Is there any data on packet duplication?

Karsten Thomann karsten_thomann at
Tue Jun 23 07:03:59 UTC 2020

Am Montag, 22. Juni 2020, 23:53:44 schrieb William Herrin:
> On Mon, Jun 22, 2020 at 10:21 PM Saku Ytti <saku at> wrote:
> > On Tue, 23 Jun 2020 at 08:12, William Herrin <bill at> wrote:
> > > That's what spanning tree and its compatriots are for. Otherwise,
> > > ordinary broadcast traffic (like those arp packets) would travel in a
> > > loop, flooding the network and it would just about instantly collapse
> > > when you first turned it on.
> > 
> > Metro: S1-S2-S3-S1
> > PE1: S1
> > PE2: S2
> > Customer: S3
> > STP blocking: ANY
> > 
> > S3 sends frame, it is unknown unicast flooded, S1+S2 both get it
> > (regardless of which metro port blocks), which will send it via PE to
> > Internet.
> There's a link in the chain you haven't explained. The packet which
> entered at S3 has a unicast destination MAC address. That's what was
> in the arp table. If they're following the standards, only one of PE1
> and PE2 will accept packets with that destination mac address. The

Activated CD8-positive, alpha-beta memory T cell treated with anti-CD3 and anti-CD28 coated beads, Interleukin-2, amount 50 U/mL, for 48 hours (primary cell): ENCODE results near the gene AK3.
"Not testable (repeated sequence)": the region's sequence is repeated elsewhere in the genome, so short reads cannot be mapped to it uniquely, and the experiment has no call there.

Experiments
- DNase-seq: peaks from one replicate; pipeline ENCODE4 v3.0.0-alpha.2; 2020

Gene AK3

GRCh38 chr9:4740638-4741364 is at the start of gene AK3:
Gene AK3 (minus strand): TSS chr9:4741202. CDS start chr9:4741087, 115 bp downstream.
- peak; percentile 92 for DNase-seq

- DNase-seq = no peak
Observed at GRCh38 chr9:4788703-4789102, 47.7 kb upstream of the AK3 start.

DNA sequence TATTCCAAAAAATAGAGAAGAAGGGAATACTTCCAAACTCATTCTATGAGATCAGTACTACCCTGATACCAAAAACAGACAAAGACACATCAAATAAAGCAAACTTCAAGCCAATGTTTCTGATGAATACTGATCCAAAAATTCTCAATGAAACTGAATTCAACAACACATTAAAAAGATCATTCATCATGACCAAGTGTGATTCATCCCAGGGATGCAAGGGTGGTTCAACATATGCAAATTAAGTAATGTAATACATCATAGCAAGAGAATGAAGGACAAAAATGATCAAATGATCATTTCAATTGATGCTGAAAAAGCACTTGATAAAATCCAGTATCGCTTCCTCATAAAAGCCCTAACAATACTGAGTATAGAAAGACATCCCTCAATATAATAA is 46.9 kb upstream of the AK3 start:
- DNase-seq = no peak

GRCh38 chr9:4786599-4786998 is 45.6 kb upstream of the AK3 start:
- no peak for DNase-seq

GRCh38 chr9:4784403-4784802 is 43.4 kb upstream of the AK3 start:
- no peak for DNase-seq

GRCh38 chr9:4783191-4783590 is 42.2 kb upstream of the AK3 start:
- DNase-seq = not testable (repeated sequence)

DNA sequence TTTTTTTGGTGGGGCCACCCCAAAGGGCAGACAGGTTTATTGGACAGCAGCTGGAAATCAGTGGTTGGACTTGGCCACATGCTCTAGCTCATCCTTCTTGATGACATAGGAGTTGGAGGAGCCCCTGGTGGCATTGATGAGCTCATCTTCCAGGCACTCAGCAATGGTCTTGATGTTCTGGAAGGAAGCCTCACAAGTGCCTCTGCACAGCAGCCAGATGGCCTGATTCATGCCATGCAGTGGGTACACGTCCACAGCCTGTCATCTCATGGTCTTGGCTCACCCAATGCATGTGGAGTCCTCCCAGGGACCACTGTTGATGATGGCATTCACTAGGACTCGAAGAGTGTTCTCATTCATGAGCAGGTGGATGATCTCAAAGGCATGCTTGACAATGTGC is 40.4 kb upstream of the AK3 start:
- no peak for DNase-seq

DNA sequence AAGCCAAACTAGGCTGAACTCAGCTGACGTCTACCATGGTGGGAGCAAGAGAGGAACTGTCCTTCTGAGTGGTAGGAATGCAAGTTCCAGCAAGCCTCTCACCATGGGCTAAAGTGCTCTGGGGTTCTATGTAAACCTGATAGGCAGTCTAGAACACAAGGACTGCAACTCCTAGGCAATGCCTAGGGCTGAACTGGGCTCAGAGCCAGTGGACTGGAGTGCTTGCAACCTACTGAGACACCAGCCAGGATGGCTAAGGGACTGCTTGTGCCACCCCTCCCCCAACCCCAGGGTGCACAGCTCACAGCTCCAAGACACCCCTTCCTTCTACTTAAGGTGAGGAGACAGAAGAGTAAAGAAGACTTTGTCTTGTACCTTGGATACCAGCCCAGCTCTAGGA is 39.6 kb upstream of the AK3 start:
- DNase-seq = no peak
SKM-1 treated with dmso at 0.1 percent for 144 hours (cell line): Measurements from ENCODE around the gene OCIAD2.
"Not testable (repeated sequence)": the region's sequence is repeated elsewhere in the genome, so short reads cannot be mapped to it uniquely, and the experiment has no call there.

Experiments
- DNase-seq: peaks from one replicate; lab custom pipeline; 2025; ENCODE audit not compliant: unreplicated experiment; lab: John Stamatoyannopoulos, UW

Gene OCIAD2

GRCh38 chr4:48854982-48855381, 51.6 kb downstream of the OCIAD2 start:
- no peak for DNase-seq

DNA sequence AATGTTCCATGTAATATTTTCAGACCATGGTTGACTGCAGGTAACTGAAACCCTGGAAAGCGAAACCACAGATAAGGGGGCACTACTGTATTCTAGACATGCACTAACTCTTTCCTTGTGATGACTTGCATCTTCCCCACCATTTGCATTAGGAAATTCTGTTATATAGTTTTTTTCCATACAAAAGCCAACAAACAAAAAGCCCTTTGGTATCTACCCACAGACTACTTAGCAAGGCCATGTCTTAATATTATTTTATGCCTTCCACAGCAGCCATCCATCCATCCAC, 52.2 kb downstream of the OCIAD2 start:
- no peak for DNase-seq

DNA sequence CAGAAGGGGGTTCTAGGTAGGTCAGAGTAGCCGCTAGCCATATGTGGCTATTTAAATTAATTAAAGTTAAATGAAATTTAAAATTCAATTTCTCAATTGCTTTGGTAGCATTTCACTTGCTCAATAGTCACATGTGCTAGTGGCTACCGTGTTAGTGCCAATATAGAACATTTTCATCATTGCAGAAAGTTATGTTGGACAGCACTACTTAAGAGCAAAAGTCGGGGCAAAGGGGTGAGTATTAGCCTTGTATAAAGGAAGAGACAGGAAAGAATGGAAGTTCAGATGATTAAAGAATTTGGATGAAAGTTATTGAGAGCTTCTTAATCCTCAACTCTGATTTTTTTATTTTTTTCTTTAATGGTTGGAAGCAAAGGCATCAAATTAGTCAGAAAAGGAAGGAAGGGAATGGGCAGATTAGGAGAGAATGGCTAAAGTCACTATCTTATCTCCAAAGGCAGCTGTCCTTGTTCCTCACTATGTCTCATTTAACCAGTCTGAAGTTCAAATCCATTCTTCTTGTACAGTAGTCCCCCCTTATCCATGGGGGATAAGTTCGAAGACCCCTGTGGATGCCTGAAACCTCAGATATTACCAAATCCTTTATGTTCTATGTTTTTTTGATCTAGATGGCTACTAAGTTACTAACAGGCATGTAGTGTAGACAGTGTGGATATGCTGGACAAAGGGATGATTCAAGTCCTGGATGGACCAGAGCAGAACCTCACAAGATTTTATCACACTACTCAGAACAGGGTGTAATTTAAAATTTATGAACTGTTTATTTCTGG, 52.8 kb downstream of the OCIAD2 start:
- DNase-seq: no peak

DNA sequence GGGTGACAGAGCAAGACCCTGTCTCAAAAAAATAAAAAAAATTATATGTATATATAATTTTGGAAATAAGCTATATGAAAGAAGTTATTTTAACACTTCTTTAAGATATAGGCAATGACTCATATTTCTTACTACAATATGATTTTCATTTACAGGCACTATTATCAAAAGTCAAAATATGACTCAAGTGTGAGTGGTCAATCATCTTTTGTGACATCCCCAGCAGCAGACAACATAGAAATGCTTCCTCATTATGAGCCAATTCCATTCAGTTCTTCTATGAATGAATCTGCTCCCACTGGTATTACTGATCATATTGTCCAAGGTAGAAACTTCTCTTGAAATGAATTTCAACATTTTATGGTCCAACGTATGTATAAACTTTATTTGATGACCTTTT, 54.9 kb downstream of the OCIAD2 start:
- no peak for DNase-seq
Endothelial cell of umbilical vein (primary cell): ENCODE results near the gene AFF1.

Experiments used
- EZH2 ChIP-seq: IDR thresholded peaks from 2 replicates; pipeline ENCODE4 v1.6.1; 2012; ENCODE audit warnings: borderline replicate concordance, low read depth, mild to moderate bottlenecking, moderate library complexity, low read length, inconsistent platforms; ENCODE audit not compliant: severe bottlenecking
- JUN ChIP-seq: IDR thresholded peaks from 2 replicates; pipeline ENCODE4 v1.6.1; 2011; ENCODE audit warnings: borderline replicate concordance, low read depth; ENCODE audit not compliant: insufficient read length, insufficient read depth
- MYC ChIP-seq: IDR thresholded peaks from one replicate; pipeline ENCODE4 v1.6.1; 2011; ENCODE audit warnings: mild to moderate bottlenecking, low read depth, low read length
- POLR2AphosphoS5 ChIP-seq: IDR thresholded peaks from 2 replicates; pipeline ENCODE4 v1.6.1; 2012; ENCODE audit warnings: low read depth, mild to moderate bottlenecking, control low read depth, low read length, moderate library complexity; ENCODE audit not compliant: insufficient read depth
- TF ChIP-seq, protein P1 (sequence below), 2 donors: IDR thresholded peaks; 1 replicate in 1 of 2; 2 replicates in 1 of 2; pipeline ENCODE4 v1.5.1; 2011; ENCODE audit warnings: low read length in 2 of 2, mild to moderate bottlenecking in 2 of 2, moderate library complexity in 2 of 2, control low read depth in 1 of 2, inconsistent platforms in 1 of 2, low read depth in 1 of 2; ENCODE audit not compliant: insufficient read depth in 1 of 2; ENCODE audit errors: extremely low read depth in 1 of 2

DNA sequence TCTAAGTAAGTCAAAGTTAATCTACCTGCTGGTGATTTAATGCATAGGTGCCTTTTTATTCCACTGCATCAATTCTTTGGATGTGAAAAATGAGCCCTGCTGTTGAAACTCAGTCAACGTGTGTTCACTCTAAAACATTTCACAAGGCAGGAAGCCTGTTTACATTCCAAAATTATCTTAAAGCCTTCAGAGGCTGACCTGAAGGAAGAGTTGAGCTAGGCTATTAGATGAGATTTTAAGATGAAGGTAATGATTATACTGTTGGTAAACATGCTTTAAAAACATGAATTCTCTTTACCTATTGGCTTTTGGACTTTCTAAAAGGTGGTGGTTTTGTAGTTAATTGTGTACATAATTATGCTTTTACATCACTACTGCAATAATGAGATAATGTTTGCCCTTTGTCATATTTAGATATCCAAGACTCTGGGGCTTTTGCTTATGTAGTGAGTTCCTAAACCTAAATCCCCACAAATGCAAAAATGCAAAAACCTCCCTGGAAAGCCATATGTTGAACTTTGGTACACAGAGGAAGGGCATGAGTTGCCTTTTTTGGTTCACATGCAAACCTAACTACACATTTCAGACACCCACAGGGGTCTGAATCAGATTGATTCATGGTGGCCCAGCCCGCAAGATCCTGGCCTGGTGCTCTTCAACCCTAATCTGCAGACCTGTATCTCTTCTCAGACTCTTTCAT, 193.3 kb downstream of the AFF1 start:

> other, recognizing that the packet is not addressed to it, drops it.
> Recall that ethernet worked without duplicating packets back in the
> days of hubs when all stations received all packets. This is how.
> That having been said, I've seen vendors creatively breach the
> boundary between L2 and L3 with some really peculiar results. AWS VPCs
> for example. But then this ring configuration doesn't exist in an AWS
> VPC and I've not particularly observed a lot of packet duplication out
> of Amazon.
> Regards,
> Bill Herrin

They don't have to break anything or get creative , just assume vrrp between the PE Routers.
Not sure how many vendors drop by default if they are not the active router.

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